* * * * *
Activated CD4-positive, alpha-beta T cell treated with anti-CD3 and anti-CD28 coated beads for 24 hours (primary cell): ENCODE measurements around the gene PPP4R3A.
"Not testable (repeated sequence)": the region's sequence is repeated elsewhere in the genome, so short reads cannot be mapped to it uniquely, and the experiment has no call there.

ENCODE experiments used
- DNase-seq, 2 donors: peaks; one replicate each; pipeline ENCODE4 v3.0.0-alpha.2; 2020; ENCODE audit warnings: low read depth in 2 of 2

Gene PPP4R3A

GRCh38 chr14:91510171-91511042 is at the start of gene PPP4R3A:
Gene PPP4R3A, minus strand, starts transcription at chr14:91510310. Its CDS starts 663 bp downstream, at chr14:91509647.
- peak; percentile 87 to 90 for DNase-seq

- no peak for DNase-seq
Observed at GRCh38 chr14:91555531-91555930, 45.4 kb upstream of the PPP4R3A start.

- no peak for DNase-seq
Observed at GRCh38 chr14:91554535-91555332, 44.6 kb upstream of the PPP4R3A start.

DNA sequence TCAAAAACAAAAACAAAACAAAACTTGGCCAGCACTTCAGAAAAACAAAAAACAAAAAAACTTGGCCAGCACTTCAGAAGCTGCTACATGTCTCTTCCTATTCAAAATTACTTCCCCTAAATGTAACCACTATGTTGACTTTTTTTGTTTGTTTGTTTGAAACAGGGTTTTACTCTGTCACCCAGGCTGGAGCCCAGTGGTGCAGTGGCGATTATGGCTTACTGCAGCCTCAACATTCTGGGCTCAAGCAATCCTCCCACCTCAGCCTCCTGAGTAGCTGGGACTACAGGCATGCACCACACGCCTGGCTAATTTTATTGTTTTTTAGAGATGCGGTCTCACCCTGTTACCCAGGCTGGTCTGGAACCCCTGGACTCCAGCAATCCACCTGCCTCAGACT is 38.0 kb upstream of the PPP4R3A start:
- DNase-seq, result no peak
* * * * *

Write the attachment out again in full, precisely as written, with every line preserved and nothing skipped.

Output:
Activated CD4-positive, alpha-beta T cell treated with anti-CD3 and anti-CD28 coated beads for 24 hours (primary cell): ENCODE measurements around the gene PPP4R3A.
"Not testable (repeated sequence)": the region's sequence is repeated elsewhere in the genome, so short reads cannot be mapped to it uniquely, and the experiment has no call there.

ENCODE experiments used
- DNase-seq, 2 donors: peaks; one replicate each; pipeline ENCODE4 v3.0.0-alpha.2; 2020; ENCODE audit warnings: low read depth in 2 of 2

Gene PPP4R3A

GRCh38 chr14:91510171-91511042 is at the start of gene PPP4R3A:
Gene PPP4R3A, minus strand, starts transcription at chr14:91510310. Its CDS starts 663 bp downstream, at chr14:91509647.
- peak; percentile 87 to 90 for DNase-seq

- no peak for DNase-seq
Observed at GRCh38 chr14:91555531-91555930, 45.4 kb upstream of the PPP4R3A start.

- no peak for DNase-seq
Observed at GRCh38 chr14:91554535-91555332, 44.6 kb upstream of the PPP4R3A start.

DNA sequence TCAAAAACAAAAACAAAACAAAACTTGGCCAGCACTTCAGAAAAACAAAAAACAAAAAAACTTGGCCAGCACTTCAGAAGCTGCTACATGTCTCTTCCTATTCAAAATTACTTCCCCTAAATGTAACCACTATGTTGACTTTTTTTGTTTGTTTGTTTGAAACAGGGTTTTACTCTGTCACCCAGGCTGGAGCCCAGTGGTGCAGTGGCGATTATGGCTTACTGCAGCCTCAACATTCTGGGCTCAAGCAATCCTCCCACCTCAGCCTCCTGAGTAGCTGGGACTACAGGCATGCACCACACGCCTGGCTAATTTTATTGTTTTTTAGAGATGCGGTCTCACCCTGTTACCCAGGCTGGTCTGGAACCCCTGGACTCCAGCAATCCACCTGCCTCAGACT is 38.0 kb upstream of the PPP4R3A start:
- DNase-seq, result no peak